Foreign Office Minister Hugo Swire said:
Madam Vice President, Madam Deputy High Commissioner, Excellencies, it is an honour to be here today to address the Human Rights Council in this distinguished company.
The United Kingdom is committed to strengthening the work of this vital forum; to supporting countries in improving their human rights records; and to holding to account those who commit serious and systematic violations of their citizen’s rights.
People around the world look to this Council to defend their fundamental rights, freedoms and dignity. I am delighted that the United Kingdom has once again been afforded the opportunity to contribute to this vital work. I would like to thank all those who supported our candidacy and I look forward to working with other members of the Council, and the wider international community, in protecting the most vulnerable and championing global causes including ending sexual violence in conflict, the need for the full participation of women in peace-building, and the universal right to freedom of expression and freedom of religion or belief.
Without action - if we let human rights abuses go unchecked and ignored - we sow the seeds of future instability, conflict and humanitarian crisis. That is why the Secretary General’s “Rights up Front” Initiative to strengthen the UN’s ability to tackle human rights abuses early and effectively is so important and why this Council must be at the forefront of that effort.
When countries show they are willing to engage seriously with the Human Rights Council, we can and should work with them in a spirit of partnership and collaboration. This can produce real change, as we know from working with Somalia. The United Kingdom has played a leading role in mobilising international support for Somalia. The London Conference we co-hosted in 2013 recognised the immense importance of human rights in the peace process and in September we co-sponsored, with the Somali government, a resolution of this Council, calling for increased UN support to help end human rights abuses and combat impunity.
In many other countries too, concrete and positive change is underway and I pay tribute to all those who make this progress possible. I thank the High Commissioner for Human Rights for her leadership and the valuable work of her Office; the Treaty Bodies, the Special Rapporteurs and Commissions of Inquiry for providing us with crucial information on human rights situations across the world. I thank all those dedicated men and women in the field working to help states and civil society to strengthen protection for human rights. Through the Universal Periodic Review, our countries also have a valuable opportunity to learn from each other and discuss together the human rights challenges we face.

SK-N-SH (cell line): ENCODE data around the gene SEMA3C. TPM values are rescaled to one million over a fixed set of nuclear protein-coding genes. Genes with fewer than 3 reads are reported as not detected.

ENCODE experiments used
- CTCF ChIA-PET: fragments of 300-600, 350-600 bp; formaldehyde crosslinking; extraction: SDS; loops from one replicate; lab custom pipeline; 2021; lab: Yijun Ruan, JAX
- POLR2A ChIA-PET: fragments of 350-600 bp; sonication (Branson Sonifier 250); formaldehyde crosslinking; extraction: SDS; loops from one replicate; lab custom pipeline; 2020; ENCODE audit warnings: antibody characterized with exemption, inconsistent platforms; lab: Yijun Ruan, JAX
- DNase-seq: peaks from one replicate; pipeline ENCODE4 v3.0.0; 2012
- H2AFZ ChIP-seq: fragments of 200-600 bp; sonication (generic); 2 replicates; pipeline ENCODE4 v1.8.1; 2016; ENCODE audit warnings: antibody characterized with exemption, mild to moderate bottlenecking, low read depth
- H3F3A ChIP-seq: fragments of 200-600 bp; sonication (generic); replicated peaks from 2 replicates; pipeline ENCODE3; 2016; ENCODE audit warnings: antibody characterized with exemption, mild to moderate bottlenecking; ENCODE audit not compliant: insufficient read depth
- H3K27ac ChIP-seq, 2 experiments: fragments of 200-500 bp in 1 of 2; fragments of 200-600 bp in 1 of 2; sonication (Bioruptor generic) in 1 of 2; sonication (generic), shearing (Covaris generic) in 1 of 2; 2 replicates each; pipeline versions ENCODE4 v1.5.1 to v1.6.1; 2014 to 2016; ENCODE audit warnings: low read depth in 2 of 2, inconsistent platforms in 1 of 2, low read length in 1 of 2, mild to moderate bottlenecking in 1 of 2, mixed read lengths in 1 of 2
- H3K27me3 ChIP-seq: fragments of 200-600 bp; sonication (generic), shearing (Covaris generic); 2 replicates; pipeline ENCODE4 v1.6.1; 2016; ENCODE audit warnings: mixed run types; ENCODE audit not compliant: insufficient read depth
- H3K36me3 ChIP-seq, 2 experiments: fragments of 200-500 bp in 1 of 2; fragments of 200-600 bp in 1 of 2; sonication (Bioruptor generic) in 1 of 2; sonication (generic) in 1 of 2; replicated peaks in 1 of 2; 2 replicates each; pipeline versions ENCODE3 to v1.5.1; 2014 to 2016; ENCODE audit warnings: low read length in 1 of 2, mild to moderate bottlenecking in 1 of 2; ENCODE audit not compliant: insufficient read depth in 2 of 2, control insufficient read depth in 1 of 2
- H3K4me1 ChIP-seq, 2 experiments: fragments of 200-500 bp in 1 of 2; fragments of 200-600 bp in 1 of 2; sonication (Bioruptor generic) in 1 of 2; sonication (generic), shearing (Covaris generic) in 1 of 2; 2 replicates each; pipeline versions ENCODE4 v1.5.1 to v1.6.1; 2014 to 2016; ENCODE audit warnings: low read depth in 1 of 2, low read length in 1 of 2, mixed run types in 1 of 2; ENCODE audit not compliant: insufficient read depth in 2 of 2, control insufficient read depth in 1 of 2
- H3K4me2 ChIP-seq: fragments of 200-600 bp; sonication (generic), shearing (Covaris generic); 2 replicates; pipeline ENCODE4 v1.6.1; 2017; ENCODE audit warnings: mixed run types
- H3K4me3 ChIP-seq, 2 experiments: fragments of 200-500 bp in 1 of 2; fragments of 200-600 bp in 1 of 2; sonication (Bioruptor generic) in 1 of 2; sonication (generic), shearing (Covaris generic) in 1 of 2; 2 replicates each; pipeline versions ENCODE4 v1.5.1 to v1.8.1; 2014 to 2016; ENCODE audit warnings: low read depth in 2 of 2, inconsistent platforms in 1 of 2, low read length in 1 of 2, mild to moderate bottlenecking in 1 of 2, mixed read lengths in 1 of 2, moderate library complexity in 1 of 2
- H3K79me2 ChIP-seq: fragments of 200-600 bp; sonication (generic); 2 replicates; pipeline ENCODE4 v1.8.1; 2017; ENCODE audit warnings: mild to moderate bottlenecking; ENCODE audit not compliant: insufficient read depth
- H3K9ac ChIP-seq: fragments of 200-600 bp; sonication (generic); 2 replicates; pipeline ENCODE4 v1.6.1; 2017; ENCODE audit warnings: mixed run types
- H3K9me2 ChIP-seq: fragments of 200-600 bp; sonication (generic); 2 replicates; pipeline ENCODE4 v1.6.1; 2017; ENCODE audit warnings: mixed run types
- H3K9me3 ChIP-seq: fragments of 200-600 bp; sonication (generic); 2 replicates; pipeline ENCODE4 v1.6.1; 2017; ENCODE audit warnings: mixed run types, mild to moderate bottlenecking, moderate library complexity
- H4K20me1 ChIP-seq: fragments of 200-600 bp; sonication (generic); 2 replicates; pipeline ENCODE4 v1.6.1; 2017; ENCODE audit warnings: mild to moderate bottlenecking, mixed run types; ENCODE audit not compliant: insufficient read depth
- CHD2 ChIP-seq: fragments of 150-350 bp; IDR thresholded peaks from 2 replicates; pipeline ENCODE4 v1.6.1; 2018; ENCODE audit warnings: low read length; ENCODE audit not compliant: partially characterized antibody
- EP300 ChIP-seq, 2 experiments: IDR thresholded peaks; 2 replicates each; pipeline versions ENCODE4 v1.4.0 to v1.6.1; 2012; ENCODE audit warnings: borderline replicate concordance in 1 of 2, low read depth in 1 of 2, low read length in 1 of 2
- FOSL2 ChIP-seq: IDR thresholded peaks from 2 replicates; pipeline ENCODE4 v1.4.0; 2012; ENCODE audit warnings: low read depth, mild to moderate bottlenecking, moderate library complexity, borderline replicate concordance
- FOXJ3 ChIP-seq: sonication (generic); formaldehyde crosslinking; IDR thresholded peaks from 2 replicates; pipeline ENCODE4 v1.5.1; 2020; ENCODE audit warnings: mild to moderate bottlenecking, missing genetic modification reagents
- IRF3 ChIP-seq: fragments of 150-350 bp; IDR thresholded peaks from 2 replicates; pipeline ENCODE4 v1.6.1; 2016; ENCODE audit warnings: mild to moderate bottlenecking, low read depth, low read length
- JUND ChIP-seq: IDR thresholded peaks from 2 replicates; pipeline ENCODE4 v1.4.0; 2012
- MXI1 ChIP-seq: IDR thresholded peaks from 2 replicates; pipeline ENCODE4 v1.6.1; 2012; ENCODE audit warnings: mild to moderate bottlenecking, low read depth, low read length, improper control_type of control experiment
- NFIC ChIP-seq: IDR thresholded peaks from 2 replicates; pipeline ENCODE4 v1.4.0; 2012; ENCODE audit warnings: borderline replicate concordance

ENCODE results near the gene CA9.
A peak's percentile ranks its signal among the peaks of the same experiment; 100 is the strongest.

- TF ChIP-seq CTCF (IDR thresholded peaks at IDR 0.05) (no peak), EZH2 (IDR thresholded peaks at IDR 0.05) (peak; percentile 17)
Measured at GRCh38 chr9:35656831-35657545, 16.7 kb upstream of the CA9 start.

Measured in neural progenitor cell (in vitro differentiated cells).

But while we strive for partnership and collaboration, we cannot stay silent if countries fail to live up to their human rights obligations.
A year ago, this Council asked the High Commissioner to report on the human rights situation in Sri Lanka. That report, received by members of this Council in recent days, is unambiguous. The Government of Sri Lanka has failed to ensure independent and credible investigations into alleged violations and abuses committed by both parties during the conflict in Sri Lanka. The majority of recommendations from successive Human Rights Council resolutions remain unimplemented, nor has the Sri Lankan Government accepted offers of technical assistance from the UN. The time has now clearly come for international action with regard to Sri Lanka. This Council has a duty to act on the findings of the report we collectively commissioned and to establish the truth. If we fail to do so, where does that leave us? I hope the Human Rights Council can unite to support the call for an independent investigation into alleged human rights violations and abuses on both sides. This will help pave the way for lasting reconciliation.
I believe that the support and technical assistance of the Office of the High Commissioner and the collective concern expressed in the resolutions of this Council have a valuable role to play in ensuring progress towards lasting peace and reconciliation in Sri Lanka.